phase 2 covid vaccine rollout

Canada’s oldest veteran gets second dose of vaccine at Sunnybrook

Canada’s oldest veteran, John Boyd, has just received his second dose of the COVID-19 vaccine. Boyd is 108 years old and has lived through the Spanish Flu, did his part in WWII as part of the Communications and Electronics branch of the Royal Canadian Corps of Signals, and has lived far longer than many of us will.

Dr. David Shergold, a veteran himself, administered Boyd’s vaccine at the Sunnybrook Veterans Centre. In preparation for the shot, Dr. Shergold thanked Boyd for doing his part to help fight the current pandemic.

“It’s an honour. This is not my first pandemic,” Boyd said in response.

Boyd has lived through the Spanish Flu, which killed around 55,000 Canadians in 1918, and has seen his share of wars, illness, and despair. Boyd was born in Edmonton, Alberta, to Ukrainian immigrant parents and has had an extensive history as editor of various publications (including the Canadian Tribune).

He was also extremely instrumental in supporting the Woodsworth Housing Co-op project and remained an integral part of the committee until his late 90s.

In a fascinating interview with The Memory Project, Boyd recollects a time he was asked to leave the army due to his former political affiliations (he had been part of the communist party in his youth but later left the party).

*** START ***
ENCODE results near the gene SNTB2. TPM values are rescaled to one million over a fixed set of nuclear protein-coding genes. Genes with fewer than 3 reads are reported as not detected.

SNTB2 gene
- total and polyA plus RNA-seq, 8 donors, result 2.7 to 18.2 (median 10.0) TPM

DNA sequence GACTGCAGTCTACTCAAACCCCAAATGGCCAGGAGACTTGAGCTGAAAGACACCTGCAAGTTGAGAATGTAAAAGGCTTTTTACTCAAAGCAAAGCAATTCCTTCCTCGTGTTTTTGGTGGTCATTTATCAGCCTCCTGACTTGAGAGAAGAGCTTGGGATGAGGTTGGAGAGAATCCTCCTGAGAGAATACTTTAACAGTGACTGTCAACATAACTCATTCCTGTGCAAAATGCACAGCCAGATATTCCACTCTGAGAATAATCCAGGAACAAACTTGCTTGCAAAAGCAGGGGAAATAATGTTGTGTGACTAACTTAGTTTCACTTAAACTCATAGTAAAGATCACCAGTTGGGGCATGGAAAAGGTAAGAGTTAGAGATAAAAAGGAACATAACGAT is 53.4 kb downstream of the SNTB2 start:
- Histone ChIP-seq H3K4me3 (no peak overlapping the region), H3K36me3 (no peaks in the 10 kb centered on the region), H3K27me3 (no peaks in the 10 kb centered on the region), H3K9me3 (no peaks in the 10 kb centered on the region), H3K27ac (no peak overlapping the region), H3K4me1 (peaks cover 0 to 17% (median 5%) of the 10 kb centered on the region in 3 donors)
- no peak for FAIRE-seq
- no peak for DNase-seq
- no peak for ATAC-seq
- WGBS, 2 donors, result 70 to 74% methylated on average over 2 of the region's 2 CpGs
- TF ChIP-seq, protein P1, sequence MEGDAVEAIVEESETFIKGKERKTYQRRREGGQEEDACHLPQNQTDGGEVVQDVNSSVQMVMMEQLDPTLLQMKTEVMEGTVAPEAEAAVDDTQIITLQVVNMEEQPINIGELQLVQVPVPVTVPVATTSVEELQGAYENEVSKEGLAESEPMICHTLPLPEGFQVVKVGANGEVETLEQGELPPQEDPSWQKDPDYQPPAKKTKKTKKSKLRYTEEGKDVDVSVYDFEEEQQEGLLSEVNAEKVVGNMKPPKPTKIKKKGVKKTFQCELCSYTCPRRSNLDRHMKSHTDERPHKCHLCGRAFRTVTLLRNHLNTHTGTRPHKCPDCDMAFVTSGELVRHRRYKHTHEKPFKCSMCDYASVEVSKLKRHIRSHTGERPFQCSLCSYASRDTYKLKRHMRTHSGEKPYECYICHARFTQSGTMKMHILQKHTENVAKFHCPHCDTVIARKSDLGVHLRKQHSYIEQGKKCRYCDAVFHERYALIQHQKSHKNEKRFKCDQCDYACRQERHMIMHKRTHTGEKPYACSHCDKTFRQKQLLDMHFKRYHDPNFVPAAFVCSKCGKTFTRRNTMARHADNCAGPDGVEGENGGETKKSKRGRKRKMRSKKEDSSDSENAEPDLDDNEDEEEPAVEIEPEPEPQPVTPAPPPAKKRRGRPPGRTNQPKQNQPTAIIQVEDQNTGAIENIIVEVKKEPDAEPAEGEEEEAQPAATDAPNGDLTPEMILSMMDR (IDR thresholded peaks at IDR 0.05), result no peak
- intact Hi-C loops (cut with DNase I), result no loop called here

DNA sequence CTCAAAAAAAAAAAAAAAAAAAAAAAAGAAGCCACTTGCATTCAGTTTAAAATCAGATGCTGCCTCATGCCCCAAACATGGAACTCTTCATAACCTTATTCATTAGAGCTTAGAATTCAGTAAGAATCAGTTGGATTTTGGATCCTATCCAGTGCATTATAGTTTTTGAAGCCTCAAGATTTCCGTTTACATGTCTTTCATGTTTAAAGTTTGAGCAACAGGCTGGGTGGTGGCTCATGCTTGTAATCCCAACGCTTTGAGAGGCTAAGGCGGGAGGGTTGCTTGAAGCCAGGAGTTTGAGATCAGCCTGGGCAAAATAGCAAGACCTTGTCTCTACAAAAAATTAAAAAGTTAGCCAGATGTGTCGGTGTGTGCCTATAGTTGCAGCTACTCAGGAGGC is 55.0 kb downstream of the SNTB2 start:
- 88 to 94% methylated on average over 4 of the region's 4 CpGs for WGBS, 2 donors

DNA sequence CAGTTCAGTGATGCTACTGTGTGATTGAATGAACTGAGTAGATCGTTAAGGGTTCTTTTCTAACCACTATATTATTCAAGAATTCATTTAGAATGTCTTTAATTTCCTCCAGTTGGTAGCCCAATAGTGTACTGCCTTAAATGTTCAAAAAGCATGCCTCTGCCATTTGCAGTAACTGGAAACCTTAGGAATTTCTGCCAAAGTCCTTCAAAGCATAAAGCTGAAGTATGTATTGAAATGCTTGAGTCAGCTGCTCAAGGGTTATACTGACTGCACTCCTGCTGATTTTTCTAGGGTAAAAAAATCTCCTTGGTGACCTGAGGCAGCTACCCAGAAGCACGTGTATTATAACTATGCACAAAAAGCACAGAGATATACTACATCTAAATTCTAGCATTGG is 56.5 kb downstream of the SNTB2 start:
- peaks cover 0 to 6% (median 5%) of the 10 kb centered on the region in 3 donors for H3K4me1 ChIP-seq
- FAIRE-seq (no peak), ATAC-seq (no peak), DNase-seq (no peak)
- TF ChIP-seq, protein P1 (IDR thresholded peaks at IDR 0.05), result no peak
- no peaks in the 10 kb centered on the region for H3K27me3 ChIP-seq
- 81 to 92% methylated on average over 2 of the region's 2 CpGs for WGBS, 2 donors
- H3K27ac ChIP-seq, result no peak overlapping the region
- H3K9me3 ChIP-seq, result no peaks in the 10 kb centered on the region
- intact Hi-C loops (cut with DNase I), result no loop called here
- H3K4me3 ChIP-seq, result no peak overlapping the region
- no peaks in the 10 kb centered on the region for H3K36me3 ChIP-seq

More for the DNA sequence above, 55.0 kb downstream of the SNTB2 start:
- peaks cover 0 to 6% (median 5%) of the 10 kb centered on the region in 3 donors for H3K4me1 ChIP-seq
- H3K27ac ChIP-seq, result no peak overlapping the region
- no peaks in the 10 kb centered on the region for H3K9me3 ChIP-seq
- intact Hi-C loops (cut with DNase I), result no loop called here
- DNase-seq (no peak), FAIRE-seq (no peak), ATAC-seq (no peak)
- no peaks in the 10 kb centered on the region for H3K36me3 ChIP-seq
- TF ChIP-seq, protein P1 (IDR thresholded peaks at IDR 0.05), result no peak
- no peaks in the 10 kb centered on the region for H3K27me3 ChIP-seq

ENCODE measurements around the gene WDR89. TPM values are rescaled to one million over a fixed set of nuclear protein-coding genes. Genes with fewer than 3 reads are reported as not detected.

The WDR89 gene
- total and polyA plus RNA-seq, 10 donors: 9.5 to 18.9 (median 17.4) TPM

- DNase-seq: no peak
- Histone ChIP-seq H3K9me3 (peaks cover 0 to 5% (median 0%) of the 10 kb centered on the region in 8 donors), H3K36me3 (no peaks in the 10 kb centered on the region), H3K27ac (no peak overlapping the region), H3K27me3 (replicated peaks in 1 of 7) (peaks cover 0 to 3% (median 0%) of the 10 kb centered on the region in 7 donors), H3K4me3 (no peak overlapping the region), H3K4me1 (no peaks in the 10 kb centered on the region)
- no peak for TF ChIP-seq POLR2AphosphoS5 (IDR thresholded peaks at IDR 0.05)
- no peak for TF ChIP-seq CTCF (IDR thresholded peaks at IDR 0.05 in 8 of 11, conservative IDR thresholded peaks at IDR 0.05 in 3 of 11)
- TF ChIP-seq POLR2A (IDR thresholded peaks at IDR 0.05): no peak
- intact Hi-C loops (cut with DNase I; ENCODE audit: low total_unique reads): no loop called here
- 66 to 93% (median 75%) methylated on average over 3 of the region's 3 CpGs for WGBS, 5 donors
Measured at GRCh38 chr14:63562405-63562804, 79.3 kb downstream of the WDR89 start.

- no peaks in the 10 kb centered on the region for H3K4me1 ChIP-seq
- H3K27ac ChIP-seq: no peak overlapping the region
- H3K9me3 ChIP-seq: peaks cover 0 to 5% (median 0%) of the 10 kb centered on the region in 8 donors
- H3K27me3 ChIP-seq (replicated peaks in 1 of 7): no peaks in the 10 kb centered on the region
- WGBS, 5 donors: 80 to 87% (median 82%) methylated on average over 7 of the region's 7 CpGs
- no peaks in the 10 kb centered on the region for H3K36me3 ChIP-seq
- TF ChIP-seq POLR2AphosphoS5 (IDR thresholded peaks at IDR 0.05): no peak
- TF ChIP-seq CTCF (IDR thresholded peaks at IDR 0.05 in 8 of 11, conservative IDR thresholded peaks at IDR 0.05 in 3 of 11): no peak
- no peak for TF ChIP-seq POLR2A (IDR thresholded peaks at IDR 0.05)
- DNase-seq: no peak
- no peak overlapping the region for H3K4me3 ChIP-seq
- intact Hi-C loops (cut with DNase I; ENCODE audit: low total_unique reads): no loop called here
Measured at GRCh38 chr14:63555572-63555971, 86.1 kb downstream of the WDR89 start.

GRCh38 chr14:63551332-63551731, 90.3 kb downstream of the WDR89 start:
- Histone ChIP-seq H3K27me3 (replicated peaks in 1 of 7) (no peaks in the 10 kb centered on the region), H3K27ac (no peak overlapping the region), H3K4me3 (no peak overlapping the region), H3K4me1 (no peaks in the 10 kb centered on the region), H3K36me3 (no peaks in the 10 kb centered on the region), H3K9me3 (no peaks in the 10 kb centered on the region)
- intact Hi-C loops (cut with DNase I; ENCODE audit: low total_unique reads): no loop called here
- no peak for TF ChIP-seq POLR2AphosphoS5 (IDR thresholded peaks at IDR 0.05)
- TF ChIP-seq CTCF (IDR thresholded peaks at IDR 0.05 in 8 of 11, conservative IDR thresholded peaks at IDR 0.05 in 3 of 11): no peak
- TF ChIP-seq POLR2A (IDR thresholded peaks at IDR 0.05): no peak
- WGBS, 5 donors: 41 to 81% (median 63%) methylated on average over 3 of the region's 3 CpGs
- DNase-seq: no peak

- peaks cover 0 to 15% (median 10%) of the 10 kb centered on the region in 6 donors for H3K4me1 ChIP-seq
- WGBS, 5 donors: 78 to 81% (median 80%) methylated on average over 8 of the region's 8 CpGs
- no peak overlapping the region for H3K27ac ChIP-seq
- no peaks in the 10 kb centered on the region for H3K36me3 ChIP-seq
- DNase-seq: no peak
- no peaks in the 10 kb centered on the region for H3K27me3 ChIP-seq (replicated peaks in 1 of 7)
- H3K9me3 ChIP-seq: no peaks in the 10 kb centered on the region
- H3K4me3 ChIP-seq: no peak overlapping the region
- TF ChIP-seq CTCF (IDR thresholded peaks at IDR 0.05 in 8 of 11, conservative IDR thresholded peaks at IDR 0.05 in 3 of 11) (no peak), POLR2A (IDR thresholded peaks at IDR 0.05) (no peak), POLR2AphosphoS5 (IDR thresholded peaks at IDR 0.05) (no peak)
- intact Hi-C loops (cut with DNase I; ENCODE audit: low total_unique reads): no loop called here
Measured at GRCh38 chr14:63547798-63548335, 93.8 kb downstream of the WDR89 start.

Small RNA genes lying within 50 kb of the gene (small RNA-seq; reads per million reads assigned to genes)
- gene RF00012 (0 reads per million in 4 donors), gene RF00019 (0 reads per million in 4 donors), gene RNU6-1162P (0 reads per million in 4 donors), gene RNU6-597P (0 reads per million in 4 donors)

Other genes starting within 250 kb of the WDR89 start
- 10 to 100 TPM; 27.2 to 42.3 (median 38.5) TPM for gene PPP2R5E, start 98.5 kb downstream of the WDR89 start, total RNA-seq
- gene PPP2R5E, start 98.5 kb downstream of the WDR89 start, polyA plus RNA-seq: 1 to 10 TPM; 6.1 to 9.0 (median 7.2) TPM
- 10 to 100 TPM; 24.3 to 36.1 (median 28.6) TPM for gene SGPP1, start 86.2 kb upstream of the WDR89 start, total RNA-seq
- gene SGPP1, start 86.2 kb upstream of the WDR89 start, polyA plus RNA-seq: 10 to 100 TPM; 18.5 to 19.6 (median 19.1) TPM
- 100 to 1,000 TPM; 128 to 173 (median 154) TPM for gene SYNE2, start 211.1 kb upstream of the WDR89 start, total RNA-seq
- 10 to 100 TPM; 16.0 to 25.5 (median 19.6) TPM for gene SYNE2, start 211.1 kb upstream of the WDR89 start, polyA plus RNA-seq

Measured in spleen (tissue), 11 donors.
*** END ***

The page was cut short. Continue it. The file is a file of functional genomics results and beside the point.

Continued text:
The Army Examiner told Boyd that he had to leave Signals and could not provide an explanation. His superior said that he could dispute the decision by writing to the Ottawa Army Examiner but would have to do so after leaving the base.

Quarantined and presented with a chance to change the course of his life, Boyd saw an opportunity and seized it.

“As luck would have it, or serendipity, the chap next to me in the hut got the measles and we were quarantined for six weeks. So I decided that since I was quarantined for six weeks I’d write that letter to the Army Examiner in Ottawa, which I did,” he says.

Not only did the Examiner in Ottawa agree with the points he made in the letter, but he was also immediately hired as the editor of The Signalman (the newspaper for the Royal Canadian Corps of Signals). He spent many years running the newspaper and reporting on front-line action.

Boyd has lived at the Sunnybrook Veterans Centre for almost five years. He turned 108 on Jan. 26, 2021.

Article exclusive to TRNTO